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  • Max Simpson

The Impact Series: Cam Rizzardini


Welcome back to our latest edition of The Impact Series! We are joined by the talented Cam Rizzardini.


Cam Rizzardini is the Brand Manager for the newly minted Seattle Kraken. As one of its earliest members, Rizzardini has been with the team since August 2018 having previously served as the Digital Media Manager. He oversees the production of photo, video, website, and social media assets as well as working in tandem to build the organization's brand strategy.


Prior to joining the expansion Kraken, Rizzardini served in a digital media capacity for Seattle Sounders FC and Helly Hansen. Having spent the better part of the previous six years in the Seattle area, Rizzardini has made the Pacific Northwest his home after graduating from DePaul University. 



1. Tell us a bit about yourself. Was your original goal to make it into the NHL and/or for an expansion team? 

I have a slightly non-traditional background beginning my career as a comedy writer and stand-up comedian, so I can’t say my original goal was to work in the NHL. But, I grew up a massive sports fan - particularly of football, soccer, and hockey. I’ve always been interested in connecting with people through entertainment, so I think I naturally turned toward sports after comedy. 

The whispers of an NHL expansion to Seattle have been around for quite some time. I always thought about how cool that would be, but never imagined I would be apart of it. So, once the opportunity arose to help build and launch this brand with none other than Tod Leiweke, I just couldn’t say no.



2. How did working outside the traditional sports team side of the industry for nearly two years help shape your perspective?


What’s great about Helly Hansen is that it is sports! But of course, with some stark contrasts to the team sports world. This role gave me the opportunity to work 1-on-1 with professional athletes on their passion projects.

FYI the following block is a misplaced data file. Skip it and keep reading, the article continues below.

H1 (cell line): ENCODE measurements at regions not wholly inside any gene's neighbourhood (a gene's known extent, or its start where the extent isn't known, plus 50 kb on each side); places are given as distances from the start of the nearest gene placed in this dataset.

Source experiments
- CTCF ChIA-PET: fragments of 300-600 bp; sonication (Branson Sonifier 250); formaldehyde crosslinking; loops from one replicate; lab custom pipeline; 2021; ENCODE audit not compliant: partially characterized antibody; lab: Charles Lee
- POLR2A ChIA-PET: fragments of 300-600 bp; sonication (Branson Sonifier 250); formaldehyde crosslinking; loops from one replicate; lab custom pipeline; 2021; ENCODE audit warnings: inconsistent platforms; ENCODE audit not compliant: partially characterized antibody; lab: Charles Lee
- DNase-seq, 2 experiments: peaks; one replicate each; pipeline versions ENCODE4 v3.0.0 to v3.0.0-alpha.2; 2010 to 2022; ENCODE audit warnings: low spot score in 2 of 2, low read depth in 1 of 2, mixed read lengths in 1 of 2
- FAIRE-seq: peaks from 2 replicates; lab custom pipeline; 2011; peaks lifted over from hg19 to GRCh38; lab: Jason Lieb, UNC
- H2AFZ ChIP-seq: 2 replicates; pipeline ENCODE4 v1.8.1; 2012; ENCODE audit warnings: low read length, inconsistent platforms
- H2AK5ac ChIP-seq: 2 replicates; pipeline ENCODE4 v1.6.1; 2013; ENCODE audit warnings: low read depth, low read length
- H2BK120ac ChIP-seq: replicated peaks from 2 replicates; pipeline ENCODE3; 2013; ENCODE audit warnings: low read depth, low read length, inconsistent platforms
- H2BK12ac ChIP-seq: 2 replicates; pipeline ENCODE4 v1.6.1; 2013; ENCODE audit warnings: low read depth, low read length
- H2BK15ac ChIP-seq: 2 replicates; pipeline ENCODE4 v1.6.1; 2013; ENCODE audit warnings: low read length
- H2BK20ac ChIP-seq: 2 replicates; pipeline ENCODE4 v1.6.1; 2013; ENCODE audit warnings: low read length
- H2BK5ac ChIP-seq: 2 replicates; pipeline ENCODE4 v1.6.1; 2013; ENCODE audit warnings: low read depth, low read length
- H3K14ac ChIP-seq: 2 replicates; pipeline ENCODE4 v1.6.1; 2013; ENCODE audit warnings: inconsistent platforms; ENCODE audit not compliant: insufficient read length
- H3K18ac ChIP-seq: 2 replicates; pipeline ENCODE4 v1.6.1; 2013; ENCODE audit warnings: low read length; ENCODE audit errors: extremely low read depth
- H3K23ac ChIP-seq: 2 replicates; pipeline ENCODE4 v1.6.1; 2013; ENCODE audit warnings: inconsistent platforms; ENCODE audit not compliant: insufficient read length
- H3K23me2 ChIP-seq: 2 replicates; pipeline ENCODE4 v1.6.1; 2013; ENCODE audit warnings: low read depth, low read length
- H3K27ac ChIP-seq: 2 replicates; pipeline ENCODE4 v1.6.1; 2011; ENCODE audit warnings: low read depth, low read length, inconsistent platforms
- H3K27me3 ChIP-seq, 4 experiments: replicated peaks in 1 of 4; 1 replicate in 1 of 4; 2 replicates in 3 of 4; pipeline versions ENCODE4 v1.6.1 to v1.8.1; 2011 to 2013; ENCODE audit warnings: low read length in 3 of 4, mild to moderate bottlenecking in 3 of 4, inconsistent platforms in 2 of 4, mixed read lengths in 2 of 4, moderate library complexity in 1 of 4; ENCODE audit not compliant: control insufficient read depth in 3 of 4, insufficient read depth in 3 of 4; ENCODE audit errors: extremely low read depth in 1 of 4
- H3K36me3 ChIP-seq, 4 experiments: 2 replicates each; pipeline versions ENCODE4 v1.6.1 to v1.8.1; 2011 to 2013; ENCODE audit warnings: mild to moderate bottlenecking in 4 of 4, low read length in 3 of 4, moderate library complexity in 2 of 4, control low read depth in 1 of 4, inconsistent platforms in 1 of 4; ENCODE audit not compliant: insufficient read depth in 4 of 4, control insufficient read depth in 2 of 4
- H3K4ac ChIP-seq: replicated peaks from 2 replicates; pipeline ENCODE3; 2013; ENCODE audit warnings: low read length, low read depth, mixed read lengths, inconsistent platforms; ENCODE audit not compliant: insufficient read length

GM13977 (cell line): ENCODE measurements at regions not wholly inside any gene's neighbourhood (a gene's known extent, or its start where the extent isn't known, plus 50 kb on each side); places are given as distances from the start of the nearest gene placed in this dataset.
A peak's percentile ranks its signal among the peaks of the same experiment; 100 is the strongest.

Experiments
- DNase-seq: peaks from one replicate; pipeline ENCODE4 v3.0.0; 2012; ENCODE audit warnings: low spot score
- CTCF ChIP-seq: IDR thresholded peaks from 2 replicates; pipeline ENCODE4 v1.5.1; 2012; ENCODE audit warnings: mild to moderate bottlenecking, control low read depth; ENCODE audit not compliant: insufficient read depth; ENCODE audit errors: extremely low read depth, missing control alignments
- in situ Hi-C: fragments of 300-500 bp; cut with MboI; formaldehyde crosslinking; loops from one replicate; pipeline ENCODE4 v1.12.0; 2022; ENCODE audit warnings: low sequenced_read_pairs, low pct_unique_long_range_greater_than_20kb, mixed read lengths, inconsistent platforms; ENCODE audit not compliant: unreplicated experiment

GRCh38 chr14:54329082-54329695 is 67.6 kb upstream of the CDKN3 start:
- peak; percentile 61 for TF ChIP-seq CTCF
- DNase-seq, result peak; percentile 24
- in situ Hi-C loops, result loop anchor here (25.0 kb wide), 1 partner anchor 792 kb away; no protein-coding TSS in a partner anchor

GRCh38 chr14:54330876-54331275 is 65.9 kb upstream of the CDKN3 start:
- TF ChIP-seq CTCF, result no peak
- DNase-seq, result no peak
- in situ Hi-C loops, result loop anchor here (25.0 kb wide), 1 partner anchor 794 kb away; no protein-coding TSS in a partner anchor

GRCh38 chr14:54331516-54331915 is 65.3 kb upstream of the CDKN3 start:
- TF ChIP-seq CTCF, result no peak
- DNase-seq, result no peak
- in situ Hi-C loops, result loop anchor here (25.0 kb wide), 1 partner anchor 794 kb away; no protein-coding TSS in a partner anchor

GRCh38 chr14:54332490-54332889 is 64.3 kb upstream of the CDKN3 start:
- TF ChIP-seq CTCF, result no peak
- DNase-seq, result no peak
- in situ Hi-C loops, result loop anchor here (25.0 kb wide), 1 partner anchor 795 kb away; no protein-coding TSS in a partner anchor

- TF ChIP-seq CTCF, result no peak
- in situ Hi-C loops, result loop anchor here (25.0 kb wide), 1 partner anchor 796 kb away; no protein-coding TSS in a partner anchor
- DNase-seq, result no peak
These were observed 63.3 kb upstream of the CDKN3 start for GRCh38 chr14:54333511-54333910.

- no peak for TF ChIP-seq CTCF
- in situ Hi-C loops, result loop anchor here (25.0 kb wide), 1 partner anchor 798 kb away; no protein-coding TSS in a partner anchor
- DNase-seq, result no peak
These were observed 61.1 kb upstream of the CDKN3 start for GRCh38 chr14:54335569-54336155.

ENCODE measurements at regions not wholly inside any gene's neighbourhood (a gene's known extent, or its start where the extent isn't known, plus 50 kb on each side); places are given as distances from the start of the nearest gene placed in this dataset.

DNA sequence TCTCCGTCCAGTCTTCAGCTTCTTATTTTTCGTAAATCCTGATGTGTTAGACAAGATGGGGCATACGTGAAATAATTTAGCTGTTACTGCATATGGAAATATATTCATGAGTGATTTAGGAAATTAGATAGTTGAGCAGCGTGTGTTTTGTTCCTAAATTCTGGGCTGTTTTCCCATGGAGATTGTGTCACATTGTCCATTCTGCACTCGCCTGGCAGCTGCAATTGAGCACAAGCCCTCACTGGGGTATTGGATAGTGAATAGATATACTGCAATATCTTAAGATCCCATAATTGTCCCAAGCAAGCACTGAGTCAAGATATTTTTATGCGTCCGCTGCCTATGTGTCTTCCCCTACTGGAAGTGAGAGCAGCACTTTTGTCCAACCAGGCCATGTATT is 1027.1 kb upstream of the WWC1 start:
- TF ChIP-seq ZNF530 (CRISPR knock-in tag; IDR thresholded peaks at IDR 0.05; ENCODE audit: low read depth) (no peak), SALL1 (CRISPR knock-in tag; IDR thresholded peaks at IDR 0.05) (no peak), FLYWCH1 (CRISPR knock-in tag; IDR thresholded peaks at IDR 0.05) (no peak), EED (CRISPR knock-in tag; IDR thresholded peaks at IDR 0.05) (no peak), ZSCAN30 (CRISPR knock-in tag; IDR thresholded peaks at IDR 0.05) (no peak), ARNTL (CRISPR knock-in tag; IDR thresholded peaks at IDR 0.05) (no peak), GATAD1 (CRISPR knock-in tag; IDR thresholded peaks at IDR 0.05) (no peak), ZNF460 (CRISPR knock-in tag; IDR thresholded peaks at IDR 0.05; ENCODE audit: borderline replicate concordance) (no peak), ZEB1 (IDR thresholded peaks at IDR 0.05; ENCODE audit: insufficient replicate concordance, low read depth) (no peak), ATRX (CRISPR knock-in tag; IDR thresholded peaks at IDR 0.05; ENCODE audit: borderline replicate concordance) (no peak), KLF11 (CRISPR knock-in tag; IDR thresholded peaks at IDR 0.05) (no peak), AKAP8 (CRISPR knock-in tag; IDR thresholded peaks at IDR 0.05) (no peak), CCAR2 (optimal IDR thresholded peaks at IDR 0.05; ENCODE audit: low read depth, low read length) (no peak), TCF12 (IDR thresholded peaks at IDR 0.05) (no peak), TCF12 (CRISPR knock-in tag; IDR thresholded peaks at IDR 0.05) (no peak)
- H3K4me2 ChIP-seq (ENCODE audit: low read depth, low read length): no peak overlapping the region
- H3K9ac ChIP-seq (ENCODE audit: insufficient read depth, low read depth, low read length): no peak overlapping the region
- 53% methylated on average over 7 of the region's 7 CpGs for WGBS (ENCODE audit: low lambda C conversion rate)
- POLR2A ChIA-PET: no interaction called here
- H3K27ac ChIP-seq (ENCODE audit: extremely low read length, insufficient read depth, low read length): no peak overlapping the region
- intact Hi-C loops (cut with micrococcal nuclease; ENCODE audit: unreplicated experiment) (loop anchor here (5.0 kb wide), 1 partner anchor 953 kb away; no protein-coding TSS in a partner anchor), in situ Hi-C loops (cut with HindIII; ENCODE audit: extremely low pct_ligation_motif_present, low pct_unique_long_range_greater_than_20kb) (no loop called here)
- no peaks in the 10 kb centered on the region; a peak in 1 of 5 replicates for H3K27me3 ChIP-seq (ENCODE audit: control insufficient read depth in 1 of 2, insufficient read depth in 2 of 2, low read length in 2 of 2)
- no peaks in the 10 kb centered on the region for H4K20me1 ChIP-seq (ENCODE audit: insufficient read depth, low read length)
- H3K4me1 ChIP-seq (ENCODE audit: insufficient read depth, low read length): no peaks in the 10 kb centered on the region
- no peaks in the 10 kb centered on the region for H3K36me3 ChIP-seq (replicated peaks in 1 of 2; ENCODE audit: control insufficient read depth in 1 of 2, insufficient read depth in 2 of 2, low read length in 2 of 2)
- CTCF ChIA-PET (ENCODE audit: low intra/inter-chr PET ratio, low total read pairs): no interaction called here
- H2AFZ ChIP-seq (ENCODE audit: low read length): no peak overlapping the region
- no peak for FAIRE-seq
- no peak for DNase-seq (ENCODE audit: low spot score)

Contrary to team sports where you have limited time to build relationships with an ever-changing roster of athletes; this was very much a partnership with individuals, building deep relationships with them and often spending multiple days alone together in the mountains or on the water shooting projects.


This taught me to look at athletes like business partners. The potential they bring to a relationship reaches far beyond the playing surface.



3. Much of your career has been in the Seattle area. How has that impacted your current role in getting a feel for the local fanbase and launching a new team within a region you are familiar with?


The Seattle lifestyle has always attracted me, even as a child growing up in Chicago. So, when I had the chance to move here and work for Seattle Sounders FC, I made sure I really immersed myself in it.


I never say no to an adventure, no matter how daunting, and I try to live a life that resonates with Seattleites. I attend as many sporting events and consume as much media as possible. I am an avid outdoorsman, I live in Seattle city limits, and for better or worse I read every single comment, DM, and message board about the Seattle sports teams I work for.


It’s also important to appreciate Seattle as a boomtown. So much of this community came here from elsewhere to find a home and as we know, sports is a champion of belonging. As a transplant myself, I have found a home here in Seattle and with the Kraken.